Edgewater Isle associations fail to provide roster

Edgewater Isle homeowners associations frequently act outside the bylaws and prevent homeowners from receiving a membership roster upon request. When you bought your place at Edgewater Isle, that you had to sign off on a lot of disclosure documents, including the associations' bylaws. Owners likely felt that the associations would comply with what those bylaws stated, but real-life doesn't show that to be the case.

Let's say you want a homeowner roster because you want to run for the board of directors, or you want to communicate with others about proposed changes to the C C & Rs, or that you have another issue you want publicize. Edgewater Isle homeowners associations have a frequent pattern of denying the roster to owners.

Corporations are required to keep a record of its members, with their names and addresses under California Corporations Code ยง8320(a). Except for telephone numbers and email addresses, members have the right to inspect and copy the association's membership list except for any homeowners who opted-out of the membership list.

1992 Master Bylaws

Inspection by Members: The membership register (including names, addresses, and voting rights), books of account, and minutes of meetings of the members ...shall be made available for inspection and copying by any member of the Association ....


1992 North Bylaws

Inspection by Members: The membership register ...shall be made available for inspection and copying by any member of the Association .... at any reasonable time and for a purpose reasonably related to his interest as a member ....


Both associations' documents clearly state that a homeowner is entitled to inspect and copy the roster. But the associations, in fact, fail to provide it. The associations' well-documented control-freak attitude dictates their routine denial of such request. All requests to the association are now met with the newly-found interest in protecting the homeowners' "privacy." But they're not concerned with your privacy. They're only concerned with any dissenting opinion thwarting them.

The bylaws of North and Master associations have been updated since 1992, and the later versions also include the right to obtain a homeowner roster. But that doesn't mean you'll get one. Is past performance any indicator of future performance? Probably.

Here are several examples of why and how Edgewater Isle will never provide you a roster:


Edgewater Isle Master Association denies a homeowner access to the homeowner roster, and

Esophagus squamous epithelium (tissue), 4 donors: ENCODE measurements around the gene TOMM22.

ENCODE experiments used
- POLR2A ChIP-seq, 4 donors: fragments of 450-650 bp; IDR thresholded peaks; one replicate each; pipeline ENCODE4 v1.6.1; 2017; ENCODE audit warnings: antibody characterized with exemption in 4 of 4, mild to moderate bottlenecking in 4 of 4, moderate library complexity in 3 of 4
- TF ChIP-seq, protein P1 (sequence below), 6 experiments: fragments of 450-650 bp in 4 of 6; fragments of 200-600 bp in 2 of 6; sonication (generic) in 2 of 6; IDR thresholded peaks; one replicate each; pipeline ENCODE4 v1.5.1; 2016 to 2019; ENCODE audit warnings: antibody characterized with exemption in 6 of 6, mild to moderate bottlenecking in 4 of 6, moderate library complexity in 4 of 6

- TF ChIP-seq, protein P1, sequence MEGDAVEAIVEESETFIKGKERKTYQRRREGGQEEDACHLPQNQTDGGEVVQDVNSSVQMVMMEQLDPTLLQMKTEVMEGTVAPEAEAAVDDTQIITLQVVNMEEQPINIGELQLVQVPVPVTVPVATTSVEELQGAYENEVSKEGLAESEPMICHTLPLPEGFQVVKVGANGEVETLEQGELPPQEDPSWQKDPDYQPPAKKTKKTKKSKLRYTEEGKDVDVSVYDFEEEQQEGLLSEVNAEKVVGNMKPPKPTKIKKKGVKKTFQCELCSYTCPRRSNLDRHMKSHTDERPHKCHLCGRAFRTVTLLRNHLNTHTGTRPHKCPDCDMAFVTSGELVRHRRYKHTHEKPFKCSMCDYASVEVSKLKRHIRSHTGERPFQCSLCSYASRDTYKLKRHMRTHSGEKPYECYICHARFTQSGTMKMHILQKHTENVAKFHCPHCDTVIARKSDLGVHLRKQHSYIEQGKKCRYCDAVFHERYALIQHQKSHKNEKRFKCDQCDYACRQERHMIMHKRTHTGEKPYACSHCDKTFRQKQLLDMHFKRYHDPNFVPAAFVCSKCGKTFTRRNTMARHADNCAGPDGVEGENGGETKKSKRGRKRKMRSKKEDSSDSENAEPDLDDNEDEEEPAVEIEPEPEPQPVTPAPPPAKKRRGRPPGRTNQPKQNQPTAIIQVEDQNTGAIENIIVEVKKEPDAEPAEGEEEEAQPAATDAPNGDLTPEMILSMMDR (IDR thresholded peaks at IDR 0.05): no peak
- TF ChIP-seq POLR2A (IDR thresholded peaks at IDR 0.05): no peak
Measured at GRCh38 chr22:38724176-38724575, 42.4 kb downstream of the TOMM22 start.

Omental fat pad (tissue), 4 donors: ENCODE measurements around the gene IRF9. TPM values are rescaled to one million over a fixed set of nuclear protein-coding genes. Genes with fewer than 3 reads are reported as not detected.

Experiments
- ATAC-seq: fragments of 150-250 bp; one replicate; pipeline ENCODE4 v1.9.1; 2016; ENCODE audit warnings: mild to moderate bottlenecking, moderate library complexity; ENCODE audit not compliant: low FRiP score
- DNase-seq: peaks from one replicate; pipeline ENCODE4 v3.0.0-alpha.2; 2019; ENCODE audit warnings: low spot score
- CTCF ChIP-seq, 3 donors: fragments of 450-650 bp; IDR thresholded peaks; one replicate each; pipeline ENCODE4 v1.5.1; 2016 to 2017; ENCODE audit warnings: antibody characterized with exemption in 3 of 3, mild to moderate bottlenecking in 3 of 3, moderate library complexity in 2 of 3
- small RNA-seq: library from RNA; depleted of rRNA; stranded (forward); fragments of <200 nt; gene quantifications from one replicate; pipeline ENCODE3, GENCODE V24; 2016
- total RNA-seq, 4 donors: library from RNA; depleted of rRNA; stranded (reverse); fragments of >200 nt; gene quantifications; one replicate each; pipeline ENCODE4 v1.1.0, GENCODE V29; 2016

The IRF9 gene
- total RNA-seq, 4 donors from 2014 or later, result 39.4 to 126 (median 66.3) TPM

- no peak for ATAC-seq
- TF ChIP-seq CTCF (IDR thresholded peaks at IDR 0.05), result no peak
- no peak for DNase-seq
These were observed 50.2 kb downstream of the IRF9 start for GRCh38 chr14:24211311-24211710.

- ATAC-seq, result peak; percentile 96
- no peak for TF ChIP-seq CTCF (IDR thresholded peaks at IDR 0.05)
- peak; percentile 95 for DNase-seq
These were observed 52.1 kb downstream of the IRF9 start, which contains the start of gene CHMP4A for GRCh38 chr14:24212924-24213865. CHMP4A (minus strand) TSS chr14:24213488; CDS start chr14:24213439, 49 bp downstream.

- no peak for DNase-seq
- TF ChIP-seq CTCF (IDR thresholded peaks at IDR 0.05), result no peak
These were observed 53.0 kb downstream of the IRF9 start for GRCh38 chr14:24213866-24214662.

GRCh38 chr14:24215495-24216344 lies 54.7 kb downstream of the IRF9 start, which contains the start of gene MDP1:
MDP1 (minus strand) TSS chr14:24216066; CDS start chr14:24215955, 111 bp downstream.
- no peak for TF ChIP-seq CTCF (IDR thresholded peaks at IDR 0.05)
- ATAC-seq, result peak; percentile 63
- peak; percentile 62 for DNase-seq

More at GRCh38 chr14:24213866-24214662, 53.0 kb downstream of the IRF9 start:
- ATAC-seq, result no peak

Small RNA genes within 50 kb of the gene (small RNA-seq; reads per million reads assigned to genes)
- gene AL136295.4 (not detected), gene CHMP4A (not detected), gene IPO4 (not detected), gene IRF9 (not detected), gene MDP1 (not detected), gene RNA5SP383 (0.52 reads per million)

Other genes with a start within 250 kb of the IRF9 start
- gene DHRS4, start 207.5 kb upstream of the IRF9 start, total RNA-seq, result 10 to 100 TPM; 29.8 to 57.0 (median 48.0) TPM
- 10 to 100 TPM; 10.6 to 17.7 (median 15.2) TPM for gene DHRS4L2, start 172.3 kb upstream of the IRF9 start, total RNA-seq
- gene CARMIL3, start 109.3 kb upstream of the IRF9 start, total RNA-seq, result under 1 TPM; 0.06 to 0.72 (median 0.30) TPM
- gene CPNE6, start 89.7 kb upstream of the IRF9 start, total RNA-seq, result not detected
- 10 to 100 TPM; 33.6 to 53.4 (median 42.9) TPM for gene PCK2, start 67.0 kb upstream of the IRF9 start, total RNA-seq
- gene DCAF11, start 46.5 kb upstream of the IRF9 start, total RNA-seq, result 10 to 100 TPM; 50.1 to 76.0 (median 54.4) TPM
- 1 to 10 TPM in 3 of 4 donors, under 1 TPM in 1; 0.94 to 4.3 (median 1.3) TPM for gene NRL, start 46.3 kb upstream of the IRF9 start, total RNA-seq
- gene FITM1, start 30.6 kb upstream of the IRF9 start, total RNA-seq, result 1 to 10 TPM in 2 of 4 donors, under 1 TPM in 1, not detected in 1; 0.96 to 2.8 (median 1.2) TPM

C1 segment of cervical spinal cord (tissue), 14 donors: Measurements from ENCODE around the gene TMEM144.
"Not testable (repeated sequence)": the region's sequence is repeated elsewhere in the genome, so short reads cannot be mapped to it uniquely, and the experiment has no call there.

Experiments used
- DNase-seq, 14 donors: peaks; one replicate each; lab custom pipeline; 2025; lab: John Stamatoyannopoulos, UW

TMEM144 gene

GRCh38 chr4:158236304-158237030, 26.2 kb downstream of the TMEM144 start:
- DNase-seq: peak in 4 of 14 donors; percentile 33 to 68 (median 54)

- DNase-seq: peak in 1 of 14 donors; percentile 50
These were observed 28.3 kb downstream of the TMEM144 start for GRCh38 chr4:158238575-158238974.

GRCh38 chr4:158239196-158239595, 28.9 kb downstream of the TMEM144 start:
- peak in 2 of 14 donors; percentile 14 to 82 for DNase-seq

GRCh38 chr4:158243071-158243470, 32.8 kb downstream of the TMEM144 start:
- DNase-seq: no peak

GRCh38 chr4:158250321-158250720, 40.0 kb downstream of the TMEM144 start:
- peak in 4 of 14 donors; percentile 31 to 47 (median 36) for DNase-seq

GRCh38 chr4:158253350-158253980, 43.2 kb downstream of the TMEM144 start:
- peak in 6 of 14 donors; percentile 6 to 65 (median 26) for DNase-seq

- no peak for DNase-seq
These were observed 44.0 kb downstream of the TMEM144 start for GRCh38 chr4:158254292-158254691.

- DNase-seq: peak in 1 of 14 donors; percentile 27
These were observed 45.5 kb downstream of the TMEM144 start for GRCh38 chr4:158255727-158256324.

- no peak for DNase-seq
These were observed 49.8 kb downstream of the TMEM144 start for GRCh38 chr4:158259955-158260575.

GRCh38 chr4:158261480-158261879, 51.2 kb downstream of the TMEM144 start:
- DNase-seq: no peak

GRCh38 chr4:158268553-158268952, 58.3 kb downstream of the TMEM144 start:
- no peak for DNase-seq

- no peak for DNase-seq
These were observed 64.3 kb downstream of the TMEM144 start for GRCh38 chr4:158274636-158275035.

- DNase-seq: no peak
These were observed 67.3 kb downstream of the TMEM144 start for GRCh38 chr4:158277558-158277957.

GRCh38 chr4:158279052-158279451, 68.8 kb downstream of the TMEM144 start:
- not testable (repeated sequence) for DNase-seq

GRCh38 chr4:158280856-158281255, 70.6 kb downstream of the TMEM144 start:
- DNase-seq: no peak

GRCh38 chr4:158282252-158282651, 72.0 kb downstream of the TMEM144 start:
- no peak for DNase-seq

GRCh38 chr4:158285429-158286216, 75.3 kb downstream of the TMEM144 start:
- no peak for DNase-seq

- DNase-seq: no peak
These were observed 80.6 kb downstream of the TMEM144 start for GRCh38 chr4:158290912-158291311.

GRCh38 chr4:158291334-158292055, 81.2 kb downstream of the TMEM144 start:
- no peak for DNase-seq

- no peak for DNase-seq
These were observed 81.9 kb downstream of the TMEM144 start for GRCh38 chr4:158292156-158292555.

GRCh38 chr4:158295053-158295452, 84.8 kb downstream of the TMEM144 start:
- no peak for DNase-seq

demands that a homeowner provide a reason for wanting to inspect the financial records


And what's with the lawyer's final statement (on page 2) that the association will not mail any materials that are "libelous or otherwise inappropriate?" Who gets to decide what's "inappropriate?" Anything a board member doesn't agree with? Yes: a homeowner's dissenting opinion will always be determined to be "inappropriate."

But years earlier....

The roster was provided under a different Corporations Code section that Edgewater Isle homeowners associations now conveniently skip.


Or let a homeowner provide a "letter to the editor" in the newsletters

Because the HOA newsletters ALWAYS contain brand new information every month, NOTHING is ever repeated for years on end, there is no room for a homeowner's opinion or "letter to the editor" in their retread newsletter, as clearly documented by well-paid flack attorney Steven Weil:

SOLUTION: Get a website instead

In recent years, Edgewater Isle homeowners associations repeatedly fail to live up to their obligation of providing the roster to a homeowner upon request or provide any way of a homeowner to communicate ANY opinion at all.

Instead of playing this game, homeowners should be smart and get a web site where you can publish your dissenting opinion for all to see. For less than the cost of postage to 324 homeowners, one can get a domain name and hosting for a year.


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Attorney General's Letter to Association

The California State Attorney General's office was involved in this dispute because the Association failed to honor its responsibilities under California Corporations Code.